Organising a WordCamp is a wild ride – if you’ve ever done it before you’ll know just how much work goes into it and you will no doubt have some great personal experience with last minute changes, unreliable suppliers and the stress that goes along with that. At this point I’d probably say something like “this year’s WordCamp Cape Town was no different”, but in reality WordCamp Cape Town 2014 went incredibly smoothly with very few real issues popping up.
We have a great community down here in Cape Town who are so loyal and passionate about WordPress that they make it an absolute pleasure to organise a WordCamp for. Looking back at the social stream of the event shows just how passionate everyone is and just how much they engaged with the speakers and each other.
This year’s WordCamp was particularly special because it was the first time that we hosted our own Contributor Day. In fact, it was the first contributor day to be hosted anywhere in Africa. I am personally very excited about this as I strongly believe in contributing back to WordPress and the community. I thoroughly enjoyed showing people how they can contribute and then seeing our community work on patches, support tickets and even Afrikaans translations was something special.
We will be hosting more Contributor Days throughout the year as those who attended last week thoroughly enjoyed themselves.
Speakers & Sessions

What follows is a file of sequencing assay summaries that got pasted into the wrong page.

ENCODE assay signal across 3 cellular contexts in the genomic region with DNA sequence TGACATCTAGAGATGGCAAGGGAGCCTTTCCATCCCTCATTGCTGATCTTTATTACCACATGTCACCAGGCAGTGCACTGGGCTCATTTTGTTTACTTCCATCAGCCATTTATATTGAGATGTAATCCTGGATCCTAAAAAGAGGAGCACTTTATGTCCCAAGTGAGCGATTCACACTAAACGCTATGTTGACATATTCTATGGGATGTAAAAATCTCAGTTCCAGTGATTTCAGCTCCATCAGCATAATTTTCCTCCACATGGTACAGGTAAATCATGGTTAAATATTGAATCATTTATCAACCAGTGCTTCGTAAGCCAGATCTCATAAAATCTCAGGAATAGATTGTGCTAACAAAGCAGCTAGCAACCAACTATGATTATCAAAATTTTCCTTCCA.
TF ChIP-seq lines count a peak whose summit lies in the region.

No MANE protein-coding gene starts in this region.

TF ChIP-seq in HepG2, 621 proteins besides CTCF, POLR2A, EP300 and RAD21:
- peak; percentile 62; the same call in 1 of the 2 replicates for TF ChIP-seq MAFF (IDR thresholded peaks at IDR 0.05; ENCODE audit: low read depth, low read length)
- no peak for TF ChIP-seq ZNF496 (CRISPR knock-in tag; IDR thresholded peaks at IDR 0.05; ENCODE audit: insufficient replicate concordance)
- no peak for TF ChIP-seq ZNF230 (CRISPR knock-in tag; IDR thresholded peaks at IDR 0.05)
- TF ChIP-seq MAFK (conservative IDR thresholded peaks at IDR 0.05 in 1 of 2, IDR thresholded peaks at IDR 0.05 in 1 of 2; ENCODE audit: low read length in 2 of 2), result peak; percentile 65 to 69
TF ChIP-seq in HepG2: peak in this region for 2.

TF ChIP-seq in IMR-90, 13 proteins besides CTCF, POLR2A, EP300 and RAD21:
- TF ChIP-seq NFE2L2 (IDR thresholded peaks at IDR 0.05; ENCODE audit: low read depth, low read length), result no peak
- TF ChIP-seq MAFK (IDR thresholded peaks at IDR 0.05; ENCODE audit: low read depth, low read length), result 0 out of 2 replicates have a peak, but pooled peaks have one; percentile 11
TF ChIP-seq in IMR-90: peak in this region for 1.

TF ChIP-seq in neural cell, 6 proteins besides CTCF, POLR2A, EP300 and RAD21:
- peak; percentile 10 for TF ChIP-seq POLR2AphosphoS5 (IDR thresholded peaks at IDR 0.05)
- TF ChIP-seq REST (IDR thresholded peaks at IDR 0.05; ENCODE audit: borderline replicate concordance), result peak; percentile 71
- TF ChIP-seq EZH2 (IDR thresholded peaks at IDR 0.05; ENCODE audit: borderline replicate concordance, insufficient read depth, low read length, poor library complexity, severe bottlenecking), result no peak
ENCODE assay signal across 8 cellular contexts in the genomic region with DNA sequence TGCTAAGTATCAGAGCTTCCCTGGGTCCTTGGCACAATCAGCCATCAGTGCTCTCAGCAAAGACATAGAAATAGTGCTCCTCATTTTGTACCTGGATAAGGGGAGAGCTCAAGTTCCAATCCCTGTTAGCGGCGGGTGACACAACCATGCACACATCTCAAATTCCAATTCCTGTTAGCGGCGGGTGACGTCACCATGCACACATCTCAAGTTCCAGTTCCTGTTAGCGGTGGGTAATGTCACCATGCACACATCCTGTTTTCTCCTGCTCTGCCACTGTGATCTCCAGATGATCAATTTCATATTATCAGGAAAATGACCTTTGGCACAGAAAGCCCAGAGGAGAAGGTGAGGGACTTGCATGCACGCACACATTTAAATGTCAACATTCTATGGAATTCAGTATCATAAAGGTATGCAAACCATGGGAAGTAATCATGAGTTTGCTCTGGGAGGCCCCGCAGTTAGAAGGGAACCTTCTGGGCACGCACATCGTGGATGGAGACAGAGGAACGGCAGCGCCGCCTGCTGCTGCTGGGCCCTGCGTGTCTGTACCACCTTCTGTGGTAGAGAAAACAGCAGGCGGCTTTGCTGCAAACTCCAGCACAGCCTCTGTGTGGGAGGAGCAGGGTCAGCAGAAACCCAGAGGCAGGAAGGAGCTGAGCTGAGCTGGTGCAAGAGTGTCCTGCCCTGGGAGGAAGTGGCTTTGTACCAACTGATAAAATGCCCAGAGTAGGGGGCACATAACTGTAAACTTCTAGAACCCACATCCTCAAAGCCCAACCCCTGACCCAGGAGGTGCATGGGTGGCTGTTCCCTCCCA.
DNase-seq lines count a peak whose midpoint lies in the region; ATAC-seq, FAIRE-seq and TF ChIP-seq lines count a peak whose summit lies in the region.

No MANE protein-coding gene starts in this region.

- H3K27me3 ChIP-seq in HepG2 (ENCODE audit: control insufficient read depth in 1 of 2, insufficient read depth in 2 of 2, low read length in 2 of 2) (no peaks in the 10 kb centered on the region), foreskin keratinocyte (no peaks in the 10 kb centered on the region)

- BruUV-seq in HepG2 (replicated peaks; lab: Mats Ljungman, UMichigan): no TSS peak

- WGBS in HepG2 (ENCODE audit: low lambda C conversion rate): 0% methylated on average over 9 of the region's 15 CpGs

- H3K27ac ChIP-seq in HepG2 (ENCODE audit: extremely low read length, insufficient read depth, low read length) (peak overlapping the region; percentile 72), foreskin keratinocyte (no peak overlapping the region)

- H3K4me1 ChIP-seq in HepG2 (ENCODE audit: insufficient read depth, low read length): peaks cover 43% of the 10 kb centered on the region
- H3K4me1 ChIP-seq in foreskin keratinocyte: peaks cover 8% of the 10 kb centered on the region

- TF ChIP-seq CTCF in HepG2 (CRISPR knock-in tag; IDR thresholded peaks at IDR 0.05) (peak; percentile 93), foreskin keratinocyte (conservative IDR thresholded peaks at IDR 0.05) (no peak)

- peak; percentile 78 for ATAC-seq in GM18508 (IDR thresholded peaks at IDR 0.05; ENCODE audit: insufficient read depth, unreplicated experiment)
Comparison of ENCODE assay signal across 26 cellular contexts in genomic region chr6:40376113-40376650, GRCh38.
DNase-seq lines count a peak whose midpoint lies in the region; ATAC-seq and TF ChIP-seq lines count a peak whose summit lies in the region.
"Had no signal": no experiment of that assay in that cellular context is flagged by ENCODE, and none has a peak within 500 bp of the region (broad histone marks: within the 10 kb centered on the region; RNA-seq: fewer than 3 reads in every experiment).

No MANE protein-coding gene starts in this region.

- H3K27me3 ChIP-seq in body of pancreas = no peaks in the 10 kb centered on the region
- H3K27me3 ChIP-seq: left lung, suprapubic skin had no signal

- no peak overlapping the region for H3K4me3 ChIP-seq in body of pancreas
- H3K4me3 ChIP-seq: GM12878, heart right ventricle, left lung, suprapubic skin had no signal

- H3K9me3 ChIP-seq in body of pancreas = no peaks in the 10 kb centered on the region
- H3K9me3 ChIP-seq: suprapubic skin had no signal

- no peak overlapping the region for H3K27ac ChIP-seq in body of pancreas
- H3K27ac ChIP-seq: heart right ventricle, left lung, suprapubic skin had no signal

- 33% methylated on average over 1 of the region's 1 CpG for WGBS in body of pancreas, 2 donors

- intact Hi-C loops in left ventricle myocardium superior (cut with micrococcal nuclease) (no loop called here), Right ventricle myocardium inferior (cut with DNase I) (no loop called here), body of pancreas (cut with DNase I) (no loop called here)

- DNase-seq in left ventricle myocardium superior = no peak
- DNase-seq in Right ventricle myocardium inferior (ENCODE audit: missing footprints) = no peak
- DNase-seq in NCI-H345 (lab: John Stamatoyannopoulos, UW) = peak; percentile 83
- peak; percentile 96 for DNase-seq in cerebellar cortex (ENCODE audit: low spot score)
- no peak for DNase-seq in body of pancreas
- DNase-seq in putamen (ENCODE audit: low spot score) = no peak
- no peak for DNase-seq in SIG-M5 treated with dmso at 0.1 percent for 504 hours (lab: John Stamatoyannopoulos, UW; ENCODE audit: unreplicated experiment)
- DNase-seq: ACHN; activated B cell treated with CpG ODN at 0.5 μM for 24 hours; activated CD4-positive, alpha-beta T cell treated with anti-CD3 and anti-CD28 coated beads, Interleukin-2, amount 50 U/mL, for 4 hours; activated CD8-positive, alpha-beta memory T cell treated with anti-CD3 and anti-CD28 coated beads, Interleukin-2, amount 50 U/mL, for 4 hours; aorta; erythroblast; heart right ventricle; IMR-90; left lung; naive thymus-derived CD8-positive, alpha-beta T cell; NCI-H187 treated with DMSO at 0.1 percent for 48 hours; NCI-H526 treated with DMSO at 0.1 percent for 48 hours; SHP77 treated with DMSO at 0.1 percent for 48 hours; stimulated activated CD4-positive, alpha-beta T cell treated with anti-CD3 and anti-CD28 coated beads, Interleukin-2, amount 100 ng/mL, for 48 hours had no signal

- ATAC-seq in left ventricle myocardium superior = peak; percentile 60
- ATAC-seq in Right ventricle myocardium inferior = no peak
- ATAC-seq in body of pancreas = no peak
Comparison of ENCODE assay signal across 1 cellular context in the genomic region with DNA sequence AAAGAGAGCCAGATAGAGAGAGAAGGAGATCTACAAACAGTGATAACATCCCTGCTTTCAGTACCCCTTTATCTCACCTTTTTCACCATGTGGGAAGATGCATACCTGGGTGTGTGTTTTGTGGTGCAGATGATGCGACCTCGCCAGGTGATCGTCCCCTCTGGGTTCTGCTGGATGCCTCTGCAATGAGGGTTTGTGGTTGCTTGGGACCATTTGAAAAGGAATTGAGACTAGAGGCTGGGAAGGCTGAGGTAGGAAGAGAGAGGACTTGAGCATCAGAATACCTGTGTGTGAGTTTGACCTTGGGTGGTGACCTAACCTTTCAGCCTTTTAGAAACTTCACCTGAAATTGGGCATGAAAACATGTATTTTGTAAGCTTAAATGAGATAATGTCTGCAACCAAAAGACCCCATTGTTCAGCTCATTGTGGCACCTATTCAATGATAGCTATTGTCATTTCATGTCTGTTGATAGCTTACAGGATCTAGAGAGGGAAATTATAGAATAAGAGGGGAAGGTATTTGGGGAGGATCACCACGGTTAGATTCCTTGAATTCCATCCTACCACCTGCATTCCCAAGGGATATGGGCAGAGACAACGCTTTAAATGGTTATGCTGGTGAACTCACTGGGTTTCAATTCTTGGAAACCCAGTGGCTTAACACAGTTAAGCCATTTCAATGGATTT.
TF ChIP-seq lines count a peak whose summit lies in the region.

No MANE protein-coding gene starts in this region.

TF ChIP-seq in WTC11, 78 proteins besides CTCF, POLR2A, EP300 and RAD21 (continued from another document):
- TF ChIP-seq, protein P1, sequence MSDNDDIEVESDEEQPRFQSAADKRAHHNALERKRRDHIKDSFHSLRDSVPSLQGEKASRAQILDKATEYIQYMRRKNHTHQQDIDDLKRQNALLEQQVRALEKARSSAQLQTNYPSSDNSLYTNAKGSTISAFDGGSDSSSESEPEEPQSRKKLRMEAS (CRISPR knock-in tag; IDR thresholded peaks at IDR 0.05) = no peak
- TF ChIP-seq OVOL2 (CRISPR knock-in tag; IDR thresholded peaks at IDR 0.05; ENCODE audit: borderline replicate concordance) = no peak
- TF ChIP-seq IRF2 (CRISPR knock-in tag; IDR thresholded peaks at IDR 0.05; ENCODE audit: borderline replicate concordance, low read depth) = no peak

With speakers from both South Africa and all over Europe, we were treated to a fascinating set of talks that left everyone inspired and motivated. We had sessions on communication, remote working, charitable coding initiatives and ecommerce, as well as workshops on caching, security, plugin building and task runners. Every single one of them was thoroughly enjoyed and our community benefitted greatly from the local and international speakers alike.
The workshops were a new addition for WordCamp Cape Town and they were so successful (we had plenty of people who were very disappointed that they couldn’t fit into a workshop) that we will definitely be bringing those back next year and making them more of a focus for the day.
WordCamp Cape Town was definitely a great success, so what’s next? I’ve headed up the organising team for two local WordCamps now and we’re keen to take things further. I’m very excited about the fact that a WordPress meetup is starting in Johannesburg and, after being in touch with the organiser there, we’re going to look at hosting WordCamp South Africa next year. WordCamp Cape Town will still happen, albeit on a smaller scale, but the national event will take on the role that this year’s event served.
This next chapter in the South African WordPress community is very exciting and it’s great to be working at a company that is so heavily invested in local communities like this.